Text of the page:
In his determination to erode privacy rights as well as the centuries-old legal protection against false imprisonment afforded by habeas corpus - based upon shaky psychiatric diagnoses and worrisome doctor prescribing habits -  Rep. Tim Murphy claims with great dramatic effect that the mentally ill are dying with their rights on. 

Actually, they're dying with psychotropic medications in their corpses, and often taking others with them.  Spc Ivan Lopez died with antidepressants and sedatives in his body, and took three others with him.  Elliot Rodgers died with Xanax (alprazolam) in his body, and took six others with him.  Myron May died with Vyvanse in his veins, almost taking six others with him.  Andreas Lubitz, Germanwings co-pilot, took 149 other souls with him when, according to the BEA's preliminary report, he committed suicide by intentionally crashing a plane into the Alps, after being prescribed antidepressants.

In the U.S., antidepressants carry an FDA-mandated Black Box warning for increased risk of depression and suicidal thoughts.  Again, on the topic of EBT, can we agree that 150 lost souls is not evidence of a positive outcome of antidepressants?  Can we agree that the aforementioned deadly mass shootings are not evidence of positive outcomes of psychotropic medications?

Ironically, as the HR2646 hearing was closing, testimony of Aurora theater shooter James Holmes' psychiatrist Dr. Lynne Fenton was just getting underway in Colorado.  She testified that Holmes was on a psychotropic cocktail of 150 mg of Sertraline (Zoloft), .5 mg of Klonopin (Clonazepam), and 10 mg of Propanolol.  DA: "Did he ever tell you that he wanted to stop Sertraline?" Dr. Fenton: "No."

The assertion that medication non-compliance is the reason people with a mental illness become violent is simply not true. Medications are not the panacea that Rep. Murphy portrays them to be, and in fact there is credible scientific evidence to suggest that they may be doing more harm than good.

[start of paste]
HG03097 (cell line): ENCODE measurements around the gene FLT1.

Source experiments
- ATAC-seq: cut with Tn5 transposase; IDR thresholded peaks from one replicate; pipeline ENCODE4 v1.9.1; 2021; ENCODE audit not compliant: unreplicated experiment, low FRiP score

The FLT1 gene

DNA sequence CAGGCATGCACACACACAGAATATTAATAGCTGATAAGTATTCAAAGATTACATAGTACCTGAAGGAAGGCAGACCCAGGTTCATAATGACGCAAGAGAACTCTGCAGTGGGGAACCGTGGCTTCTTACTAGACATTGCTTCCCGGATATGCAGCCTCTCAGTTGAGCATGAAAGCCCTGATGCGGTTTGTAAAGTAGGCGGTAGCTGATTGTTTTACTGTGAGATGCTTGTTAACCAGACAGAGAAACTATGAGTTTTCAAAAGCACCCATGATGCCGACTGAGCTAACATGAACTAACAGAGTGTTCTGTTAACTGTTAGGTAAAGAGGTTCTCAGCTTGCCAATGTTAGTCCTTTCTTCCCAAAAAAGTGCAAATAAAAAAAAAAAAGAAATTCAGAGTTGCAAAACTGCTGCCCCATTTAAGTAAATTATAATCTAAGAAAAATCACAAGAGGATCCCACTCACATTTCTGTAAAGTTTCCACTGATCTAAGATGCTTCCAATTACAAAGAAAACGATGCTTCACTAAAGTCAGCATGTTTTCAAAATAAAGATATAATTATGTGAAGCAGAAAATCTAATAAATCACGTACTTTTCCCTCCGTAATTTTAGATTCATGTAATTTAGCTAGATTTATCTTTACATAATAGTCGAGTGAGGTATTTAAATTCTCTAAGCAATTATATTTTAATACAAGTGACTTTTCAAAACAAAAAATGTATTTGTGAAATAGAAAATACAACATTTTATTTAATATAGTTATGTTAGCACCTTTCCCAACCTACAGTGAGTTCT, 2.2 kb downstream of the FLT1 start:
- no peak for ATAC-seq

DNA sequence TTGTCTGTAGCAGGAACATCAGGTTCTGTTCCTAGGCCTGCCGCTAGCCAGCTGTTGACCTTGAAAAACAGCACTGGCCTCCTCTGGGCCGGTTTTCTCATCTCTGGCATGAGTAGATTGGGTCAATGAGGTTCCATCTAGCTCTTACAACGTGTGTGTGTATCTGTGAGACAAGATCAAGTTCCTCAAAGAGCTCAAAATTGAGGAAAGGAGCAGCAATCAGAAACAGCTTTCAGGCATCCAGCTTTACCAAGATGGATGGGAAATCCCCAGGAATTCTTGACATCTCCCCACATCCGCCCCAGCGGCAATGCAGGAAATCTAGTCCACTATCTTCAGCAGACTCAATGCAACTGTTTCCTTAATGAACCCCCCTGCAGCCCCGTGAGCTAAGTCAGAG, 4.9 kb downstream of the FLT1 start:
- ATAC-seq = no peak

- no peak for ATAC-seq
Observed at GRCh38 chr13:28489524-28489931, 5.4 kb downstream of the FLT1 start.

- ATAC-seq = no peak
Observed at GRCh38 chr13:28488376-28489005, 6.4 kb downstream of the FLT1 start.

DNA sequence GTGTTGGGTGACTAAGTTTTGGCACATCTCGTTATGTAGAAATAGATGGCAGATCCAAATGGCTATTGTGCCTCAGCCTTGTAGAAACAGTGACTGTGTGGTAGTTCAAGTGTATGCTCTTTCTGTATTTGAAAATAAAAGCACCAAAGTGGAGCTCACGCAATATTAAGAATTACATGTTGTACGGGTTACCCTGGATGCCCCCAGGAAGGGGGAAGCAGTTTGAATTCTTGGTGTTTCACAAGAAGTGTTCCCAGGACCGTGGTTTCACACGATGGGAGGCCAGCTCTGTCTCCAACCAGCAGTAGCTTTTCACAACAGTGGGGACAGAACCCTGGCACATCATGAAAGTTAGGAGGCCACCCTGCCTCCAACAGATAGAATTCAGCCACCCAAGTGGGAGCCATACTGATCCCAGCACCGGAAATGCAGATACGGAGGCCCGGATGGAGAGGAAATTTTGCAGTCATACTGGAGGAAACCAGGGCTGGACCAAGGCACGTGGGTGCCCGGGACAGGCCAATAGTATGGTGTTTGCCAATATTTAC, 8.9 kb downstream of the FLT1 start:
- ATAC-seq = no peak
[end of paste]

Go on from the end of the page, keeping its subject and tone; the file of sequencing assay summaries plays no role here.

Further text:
Perhaps Murphy's bill would be more aptly named the Helping Big Pharma and Mental Health Industry Act.
Children and Adults with Attention-Deficit/Hyperactivity Disorder (CHADD): Patient/Parent Support Group or Mental Health Industry/Big Pharma Front Group?


The event was sponsored by the local chapter of Children and Adults with Attention Deficit Disorder (Chadd), the nation’s primary advocacy group for A.D.H.D. patients... The evening opened with the local Chadd coordinator thanking the drug company Shire — the manufacturer of several A.D.H.D. drugs, including Vyvanse and extended-release Adderall — for partly underwriting the event. An hourlong film directed and narrated by two men with A.D.H.D. closed by examining some “myths” about stimulant medications, with several doctors praising their efficacy and safety. One said they were “safer than aspirin,” while another added, “It’s O.K. — there’s nothing that’s going to happen.”


Sitting in the fourth row, Mr. Fee [whose son took his own life while strung out from Adderall addiction]raised his hand to pose a question to the panel, which was moderated by Jeffrey Katz, a local clinical psychologist and a national board member of Chadd. “What are some of the drawbacks or some of the dangers of a misdiagnosis in somebody,” Mr. Fee asked, “and then the subsequent medication that goes along with that?”


Dr. Katz looked straight at the Fees as he answered, “Not much.” Adding that “the medication itself is pretty innocuous,” Dr. Katz continued that someone without A.D.H.D. might feel more awake with stimulants but would not consider it “something that they need.” “If you misdiagnose it and you give somebody medication, it’s not going to do anything for them,” Dr. Katz concluded. “Why would they continue to take it?”


Excerpts from Drowning in a Stream of Prescriptions, New York Times, Feb. 2, 2013

Alan Schwarz's poignant New York Times article about the heart-breaking tragedy of a young man's promising life ended prematurely by an addiction to ADHD medication, and his parents' anguish as they tried in vain to stop professionals from prescribing more medication while their son continued to spiral downward, raises important questions about the role of so-called patient/parent associations in promoting controlled stimulants and other ADHD drugs to the general public.